When it comes to estate planning for single people, there’s one very important thing you should know: it’s essential for you. Whether you’ve never been married, you’re divorced, or you’re widowed, being single doesn’t mean that you don’t need to plan for the future! As a single person, you have unique needs regarding your estate, and you’re going to need an experienced professional to help you through the process.
Let’s discuss two of the most complicated estate planning issues for single people.
At any moment, a health crisis could strike. What if you are involved in an accident, become incapacitated, and cannot communicate with anyone at the hospital? Just like married people, you need to designate someone to act on your behalf if you cannot manage your own assets or make your own healthcare decisions. If you haven’t appointed anyone to this position, then it may end up falling to a distant relative, or — even worse — a stranger appointed by the state.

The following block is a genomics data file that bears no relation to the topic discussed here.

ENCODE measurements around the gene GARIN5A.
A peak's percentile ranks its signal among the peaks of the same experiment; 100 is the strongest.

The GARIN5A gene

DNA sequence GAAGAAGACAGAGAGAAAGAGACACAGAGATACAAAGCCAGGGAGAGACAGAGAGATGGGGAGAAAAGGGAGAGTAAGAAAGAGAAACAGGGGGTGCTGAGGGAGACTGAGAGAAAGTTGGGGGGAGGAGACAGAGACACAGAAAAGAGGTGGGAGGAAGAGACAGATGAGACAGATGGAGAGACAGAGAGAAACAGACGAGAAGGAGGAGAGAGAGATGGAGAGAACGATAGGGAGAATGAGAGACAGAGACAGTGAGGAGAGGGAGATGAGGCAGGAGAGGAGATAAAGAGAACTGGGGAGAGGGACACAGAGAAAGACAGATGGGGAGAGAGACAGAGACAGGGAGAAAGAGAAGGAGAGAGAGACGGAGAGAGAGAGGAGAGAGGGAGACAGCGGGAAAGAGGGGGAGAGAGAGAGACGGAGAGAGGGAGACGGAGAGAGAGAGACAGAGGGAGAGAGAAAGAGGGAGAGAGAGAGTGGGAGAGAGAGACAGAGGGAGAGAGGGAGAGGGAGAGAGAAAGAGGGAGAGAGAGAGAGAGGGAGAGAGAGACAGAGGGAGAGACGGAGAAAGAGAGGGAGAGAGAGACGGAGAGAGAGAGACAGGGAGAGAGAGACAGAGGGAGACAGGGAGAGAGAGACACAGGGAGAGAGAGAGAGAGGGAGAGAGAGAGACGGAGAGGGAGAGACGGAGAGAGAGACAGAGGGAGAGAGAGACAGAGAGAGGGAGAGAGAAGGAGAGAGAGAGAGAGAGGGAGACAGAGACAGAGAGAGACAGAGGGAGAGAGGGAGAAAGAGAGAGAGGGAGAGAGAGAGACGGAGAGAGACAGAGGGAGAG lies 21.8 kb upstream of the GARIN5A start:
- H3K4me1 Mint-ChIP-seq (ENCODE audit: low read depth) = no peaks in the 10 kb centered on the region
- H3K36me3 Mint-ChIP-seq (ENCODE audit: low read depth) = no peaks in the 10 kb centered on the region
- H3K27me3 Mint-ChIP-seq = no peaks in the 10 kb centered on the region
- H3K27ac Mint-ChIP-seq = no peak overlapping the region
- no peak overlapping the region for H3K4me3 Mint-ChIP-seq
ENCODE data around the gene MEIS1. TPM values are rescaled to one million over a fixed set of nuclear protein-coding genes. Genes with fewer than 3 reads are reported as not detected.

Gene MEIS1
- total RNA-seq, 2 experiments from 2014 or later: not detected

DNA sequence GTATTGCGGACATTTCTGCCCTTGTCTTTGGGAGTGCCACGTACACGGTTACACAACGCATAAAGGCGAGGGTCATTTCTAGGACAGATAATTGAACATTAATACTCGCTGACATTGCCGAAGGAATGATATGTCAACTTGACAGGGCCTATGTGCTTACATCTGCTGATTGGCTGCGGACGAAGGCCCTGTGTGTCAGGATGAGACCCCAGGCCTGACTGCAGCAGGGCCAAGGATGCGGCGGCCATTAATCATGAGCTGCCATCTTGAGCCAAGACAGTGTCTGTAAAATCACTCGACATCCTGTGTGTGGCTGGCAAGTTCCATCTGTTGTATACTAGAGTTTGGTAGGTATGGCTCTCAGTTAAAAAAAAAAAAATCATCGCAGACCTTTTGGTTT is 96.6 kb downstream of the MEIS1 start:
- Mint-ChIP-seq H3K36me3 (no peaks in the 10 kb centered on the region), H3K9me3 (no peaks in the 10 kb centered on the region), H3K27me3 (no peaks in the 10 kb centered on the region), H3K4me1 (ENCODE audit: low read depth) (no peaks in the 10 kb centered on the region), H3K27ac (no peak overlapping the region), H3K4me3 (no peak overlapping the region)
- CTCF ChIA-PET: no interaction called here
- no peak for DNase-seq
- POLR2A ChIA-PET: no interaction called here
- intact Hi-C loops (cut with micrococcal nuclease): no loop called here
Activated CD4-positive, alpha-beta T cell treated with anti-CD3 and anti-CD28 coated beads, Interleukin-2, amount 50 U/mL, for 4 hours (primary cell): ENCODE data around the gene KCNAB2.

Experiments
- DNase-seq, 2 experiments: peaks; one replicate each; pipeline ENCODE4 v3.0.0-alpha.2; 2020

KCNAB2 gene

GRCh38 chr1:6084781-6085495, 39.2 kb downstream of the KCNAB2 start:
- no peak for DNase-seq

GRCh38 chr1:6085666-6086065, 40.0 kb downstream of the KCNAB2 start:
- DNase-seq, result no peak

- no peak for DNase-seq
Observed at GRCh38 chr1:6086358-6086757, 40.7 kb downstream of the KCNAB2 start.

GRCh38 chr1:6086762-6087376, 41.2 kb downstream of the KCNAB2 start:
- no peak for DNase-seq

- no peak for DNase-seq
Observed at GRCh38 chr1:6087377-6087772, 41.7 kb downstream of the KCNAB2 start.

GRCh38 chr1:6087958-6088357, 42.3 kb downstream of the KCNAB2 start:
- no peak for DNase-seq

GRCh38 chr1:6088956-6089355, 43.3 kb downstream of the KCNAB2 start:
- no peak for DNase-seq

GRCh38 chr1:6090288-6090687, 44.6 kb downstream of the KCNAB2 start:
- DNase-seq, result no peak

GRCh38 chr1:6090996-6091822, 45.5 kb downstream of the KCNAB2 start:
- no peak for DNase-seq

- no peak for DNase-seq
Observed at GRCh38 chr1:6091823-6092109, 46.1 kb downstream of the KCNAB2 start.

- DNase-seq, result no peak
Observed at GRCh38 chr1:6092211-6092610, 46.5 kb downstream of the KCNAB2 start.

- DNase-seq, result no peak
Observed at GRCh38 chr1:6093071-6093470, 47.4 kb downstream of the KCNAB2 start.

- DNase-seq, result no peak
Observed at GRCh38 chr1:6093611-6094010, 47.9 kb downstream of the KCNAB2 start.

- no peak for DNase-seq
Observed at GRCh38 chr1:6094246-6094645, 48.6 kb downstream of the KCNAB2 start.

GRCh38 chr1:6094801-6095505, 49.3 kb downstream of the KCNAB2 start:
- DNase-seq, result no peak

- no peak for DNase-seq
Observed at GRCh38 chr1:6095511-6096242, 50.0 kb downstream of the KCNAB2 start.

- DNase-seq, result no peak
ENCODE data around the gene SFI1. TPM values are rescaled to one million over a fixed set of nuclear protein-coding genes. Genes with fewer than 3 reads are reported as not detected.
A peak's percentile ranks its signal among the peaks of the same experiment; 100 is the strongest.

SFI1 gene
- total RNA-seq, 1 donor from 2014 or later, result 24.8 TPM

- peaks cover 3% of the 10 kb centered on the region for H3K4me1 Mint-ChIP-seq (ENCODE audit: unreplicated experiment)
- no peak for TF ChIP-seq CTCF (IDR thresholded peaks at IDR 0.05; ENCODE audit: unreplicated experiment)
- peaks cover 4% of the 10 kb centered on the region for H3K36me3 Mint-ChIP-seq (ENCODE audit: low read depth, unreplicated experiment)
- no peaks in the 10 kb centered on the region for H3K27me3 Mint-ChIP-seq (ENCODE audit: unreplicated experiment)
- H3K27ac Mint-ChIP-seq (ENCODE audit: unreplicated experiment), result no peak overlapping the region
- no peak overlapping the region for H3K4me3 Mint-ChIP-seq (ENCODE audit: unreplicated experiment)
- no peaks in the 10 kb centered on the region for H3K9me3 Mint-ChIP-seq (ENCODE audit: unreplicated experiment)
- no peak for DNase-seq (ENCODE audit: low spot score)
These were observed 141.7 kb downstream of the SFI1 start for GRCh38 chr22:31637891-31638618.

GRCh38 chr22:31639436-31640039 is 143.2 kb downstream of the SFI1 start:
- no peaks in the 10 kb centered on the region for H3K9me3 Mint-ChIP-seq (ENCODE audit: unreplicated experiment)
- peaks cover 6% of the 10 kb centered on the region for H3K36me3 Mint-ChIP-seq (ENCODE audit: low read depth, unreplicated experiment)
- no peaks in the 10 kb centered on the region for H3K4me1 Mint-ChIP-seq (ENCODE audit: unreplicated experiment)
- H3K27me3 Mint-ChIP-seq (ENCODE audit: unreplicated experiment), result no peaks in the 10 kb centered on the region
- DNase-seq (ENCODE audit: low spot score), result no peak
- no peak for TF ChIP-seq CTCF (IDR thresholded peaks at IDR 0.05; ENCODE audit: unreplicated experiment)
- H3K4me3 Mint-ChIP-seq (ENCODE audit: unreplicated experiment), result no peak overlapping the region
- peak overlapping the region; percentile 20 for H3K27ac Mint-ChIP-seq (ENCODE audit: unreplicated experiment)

Do you really want your health care decisions to be made by someone you didn’t choose or by someone who doesn’t know you and has no reason to care about you or your estate? Definitely not! That’s why it’s important that you sign a general power of attorney, an advance health care directive, and a HIPAA authorization that permits a friend or loved one to act as your agent regarding your assets and health care decisions in the event that you are incapacitated.
There are some types of accounts, like retirement accounts, that require the account holder to name a beneficiary upon enrollment. When the account holder dies, that beneficiary typically still gets the account even if it was given to someone else in a will.
This is especially important if you were previously married. You’ll need to reevaluate your beneficiary designations on all your accounts so that your assets will not pass to a former spouse after you die (if that’s not something you want to happen).
Bradford & Holliman Is Your Estate Planning Expert!
These are just a few of the considerations single people must make regarding their estate. In order to make sure all your bases are covered and your assets will go to the proper places after your death, it’s best to consult with an estate planning professional. We are here to guide you every step of the way. Contact us today!